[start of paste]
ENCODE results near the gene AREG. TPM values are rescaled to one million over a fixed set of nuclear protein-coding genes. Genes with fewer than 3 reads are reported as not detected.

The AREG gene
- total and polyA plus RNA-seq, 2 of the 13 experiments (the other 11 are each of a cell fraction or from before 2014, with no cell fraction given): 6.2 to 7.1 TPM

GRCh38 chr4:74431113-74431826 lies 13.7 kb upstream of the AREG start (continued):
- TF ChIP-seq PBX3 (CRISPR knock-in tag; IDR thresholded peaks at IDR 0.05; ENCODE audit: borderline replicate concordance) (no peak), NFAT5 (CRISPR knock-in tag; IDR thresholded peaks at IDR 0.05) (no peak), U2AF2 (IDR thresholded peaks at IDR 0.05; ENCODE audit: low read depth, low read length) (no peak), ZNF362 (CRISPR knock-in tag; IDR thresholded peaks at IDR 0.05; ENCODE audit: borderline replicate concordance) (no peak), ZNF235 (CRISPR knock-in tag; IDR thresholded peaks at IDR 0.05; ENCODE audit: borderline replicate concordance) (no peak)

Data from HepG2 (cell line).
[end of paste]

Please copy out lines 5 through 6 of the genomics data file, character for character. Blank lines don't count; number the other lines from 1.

- TF ChIP-seq PBX3 (CRISPR knock-in tag; IDR thresholded peaks at IDR 0.05; ENCODE audit: borderline replicate concordance) (no peak), NFAT5 (CRISPR knock-in tag; IDR thresholded peaks at IDR 0.05) (no peak), U2AF2 (IDR thresholded peaks at IDR 0.05; ENCODE audit: low read depth, low read length) (no peak), ZNF362 (CRISPR knock-in tag; IDR thresholded peaks at IDR 0.05; ENCODE audit: borderline replicate concordance) (no peak), ZNF235 (CRISPR knock-in tag; IDR thresholded peaks at IDR 0.05; ENCODE audit: borderline replicate concordance) (no peak)

Data from HepG2 (cell line).